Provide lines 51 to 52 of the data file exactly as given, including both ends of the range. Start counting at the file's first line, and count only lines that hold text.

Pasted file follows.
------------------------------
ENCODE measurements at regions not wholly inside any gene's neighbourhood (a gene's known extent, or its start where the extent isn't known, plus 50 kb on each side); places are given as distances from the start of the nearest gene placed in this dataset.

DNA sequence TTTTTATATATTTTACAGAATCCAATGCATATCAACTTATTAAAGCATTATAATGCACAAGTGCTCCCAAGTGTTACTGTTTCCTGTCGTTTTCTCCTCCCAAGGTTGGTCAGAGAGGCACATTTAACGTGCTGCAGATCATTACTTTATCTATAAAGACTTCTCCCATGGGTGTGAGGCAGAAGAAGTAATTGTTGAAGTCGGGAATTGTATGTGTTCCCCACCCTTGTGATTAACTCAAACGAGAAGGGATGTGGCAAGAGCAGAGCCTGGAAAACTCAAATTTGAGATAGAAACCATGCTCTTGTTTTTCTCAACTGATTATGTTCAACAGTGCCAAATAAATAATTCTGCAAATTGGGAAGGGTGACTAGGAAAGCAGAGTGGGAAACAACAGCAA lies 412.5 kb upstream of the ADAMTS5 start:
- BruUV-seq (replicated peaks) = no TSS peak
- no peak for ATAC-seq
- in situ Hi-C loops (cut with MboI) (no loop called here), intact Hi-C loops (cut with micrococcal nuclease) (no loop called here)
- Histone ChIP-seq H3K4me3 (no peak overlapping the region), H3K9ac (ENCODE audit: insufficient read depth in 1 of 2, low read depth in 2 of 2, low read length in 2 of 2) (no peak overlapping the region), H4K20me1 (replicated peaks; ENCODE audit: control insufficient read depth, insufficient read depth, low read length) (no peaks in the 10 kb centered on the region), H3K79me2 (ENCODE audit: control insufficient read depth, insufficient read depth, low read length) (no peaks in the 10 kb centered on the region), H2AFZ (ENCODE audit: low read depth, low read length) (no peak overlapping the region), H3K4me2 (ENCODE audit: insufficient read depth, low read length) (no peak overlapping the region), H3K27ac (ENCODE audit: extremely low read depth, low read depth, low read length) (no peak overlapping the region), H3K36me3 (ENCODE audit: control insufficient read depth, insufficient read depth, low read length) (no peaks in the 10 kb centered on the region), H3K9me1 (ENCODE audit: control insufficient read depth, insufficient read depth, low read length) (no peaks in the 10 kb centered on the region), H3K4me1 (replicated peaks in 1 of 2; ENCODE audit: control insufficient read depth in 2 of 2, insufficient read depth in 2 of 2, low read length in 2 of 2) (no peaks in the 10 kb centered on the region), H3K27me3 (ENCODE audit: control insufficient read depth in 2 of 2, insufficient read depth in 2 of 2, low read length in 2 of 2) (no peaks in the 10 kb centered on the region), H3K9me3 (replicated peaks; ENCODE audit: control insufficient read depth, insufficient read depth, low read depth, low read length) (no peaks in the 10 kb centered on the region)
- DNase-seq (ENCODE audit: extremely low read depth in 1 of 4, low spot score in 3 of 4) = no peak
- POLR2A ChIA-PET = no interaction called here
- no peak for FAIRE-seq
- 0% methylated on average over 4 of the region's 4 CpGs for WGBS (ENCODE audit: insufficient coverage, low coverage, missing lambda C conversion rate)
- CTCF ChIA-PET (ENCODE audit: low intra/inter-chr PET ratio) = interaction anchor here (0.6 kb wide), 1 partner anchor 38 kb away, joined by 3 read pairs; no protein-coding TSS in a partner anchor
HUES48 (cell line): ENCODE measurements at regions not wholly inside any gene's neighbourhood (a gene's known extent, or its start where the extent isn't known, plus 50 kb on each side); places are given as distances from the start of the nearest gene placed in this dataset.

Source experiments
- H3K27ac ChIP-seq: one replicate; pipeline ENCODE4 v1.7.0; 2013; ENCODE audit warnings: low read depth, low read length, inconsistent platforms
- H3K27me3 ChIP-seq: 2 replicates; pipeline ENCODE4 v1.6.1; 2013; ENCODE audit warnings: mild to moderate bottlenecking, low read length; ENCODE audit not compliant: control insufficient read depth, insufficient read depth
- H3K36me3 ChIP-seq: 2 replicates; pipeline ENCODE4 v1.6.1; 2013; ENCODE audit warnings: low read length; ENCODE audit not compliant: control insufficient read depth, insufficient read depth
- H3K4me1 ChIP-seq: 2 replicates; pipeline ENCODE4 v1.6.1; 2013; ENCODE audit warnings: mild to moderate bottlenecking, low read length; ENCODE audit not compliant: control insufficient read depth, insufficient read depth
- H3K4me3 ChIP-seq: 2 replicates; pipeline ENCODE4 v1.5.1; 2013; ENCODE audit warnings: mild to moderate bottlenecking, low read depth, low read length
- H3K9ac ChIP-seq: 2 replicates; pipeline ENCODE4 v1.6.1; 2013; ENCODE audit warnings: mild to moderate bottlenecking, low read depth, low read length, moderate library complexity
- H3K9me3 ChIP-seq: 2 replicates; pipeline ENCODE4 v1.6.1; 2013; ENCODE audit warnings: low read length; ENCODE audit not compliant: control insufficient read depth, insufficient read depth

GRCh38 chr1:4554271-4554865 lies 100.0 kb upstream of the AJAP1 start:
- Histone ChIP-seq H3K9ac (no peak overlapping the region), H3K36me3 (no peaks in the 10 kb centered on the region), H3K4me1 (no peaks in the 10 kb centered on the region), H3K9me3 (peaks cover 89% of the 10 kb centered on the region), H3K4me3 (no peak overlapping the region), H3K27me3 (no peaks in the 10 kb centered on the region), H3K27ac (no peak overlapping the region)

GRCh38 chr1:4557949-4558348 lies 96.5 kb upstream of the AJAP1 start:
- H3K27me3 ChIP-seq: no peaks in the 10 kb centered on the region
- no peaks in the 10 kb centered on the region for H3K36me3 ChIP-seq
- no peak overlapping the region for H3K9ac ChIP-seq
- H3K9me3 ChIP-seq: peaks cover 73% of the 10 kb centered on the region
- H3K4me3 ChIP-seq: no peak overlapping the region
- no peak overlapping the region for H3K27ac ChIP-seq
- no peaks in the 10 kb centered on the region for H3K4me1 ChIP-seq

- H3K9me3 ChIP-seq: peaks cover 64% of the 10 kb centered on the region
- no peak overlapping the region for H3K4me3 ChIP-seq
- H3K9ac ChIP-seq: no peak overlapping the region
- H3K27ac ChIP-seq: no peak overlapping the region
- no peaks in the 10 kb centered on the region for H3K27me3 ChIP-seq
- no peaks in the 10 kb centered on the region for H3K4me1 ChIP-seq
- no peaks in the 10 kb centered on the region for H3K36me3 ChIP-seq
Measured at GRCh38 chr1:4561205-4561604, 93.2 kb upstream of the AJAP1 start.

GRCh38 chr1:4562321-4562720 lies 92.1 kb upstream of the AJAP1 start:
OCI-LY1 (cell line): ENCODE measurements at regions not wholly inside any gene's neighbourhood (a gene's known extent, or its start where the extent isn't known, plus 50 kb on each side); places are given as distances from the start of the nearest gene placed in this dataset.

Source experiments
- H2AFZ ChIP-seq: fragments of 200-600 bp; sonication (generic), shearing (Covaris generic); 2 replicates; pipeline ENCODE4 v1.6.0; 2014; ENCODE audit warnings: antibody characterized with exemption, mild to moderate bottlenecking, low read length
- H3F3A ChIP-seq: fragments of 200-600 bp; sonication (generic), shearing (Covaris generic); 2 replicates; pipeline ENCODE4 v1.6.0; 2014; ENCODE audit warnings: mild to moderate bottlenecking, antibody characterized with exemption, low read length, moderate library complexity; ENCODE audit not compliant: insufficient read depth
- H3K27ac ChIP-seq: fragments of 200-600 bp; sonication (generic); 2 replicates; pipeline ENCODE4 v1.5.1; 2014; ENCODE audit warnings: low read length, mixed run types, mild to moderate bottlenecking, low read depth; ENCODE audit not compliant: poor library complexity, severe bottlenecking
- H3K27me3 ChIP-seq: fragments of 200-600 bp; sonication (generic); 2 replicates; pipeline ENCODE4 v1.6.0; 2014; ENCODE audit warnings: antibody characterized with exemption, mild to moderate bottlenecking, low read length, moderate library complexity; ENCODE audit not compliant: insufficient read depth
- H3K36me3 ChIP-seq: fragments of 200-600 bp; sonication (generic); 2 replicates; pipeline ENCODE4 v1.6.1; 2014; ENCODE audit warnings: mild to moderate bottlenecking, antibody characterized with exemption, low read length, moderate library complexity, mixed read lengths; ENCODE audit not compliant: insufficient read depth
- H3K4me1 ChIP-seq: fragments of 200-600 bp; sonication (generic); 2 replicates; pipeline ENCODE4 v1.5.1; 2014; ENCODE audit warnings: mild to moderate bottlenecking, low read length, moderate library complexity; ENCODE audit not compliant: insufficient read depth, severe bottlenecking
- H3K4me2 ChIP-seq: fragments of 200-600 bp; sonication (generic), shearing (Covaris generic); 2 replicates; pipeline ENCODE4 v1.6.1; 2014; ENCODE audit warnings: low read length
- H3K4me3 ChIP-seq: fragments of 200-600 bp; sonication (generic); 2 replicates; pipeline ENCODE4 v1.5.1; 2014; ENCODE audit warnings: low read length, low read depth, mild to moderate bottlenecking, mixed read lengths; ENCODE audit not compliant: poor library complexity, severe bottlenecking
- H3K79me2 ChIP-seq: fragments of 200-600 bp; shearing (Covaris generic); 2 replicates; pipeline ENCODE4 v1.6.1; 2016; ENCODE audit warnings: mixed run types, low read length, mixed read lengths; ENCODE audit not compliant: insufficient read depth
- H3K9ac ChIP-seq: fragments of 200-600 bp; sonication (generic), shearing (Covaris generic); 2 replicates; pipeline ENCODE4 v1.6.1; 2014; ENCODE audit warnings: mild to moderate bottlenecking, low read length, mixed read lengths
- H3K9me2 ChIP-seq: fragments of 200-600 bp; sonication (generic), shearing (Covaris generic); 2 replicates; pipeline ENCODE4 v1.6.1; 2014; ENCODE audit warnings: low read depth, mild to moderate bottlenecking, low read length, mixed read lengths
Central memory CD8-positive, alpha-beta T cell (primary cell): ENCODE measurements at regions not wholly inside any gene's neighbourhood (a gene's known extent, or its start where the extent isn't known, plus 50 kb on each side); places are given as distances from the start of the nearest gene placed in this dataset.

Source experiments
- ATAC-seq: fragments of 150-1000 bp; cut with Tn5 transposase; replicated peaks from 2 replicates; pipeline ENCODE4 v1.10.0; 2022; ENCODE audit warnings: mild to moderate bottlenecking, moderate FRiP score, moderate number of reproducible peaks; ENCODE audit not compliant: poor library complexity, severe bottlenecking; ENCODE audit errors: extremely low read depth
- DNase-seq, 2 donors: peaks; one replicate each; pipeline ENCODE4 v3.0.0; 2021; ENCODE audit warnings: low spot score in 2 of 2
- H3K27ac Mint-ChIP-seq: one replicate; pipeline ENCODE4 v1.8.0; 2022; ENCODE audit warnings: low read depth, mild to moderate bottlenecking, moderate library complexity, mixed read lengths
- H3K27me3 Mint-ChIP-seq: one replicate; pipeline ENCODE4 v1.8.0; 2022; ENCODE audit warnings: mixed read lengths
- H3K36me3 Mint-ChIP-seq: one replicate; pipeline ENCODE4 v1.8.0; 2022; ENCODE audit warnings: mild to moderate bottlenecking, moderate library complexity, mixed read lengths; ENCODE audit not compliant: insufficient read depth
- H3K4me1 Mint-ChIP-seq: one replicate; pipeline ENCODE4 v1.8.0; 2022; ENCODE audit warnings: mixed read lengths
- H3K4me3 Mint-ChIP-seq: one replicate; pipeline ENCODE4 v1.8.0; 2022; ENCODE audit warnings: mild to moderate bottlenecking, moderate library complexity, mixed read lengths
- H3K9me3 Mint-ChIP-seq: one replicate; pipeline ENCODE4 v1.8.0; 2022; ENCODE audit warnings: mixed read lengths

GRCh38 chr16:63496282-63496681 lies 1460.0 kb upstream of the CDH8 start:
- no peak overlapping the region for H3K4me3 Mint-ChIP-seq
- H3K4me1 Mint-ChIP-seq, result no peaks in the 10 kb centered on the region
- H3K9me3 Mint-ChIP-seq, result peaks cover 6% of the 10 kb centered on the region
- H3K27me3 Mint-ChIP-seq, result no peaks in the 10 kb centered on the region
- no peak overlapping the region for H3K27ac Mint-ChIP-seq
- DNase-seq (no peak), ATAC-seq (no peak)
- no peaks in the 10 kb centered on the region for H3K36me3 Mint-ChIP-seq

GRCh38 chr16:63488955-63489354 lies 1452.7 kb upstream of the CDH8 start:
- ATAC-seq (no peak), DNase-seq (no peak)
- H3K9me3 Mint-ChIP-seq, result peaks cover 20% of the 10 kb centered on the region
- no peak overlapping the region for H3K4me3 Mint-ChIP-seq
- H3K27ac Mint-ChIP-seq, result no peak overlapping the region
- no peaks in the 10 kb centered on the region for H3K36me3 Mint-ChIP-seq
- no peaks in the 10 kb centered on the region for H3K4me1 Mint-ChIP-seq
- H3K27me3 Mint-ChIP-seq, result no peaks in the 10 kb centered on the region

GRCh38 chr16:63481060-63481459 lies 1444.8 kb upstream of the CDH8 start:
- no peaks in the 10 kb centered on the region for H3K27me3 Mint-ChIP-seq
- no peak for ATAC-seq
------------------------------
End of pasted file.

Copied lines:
- H3K9ac ChIP-seq: fragments of 200-600 bp; sonication (generic), shearing (Covaris generic); 2 replicates; pipeline ENCODE4 v1.6.1; 2014; ENCODE audit warnings: mild to moderate bottlenecking, low read length, mixed read lengths
- H3K9me2 ChIP-seq: fragments of 200-600 bp; sonication (generic), shearing (Covaris generic); 2 replicates; pipeline ENCODE4 v1.6.1; 2014; ENCODE audit warnings: low read depth, mild to moderate bottlenecking, low read length, mixed read lengths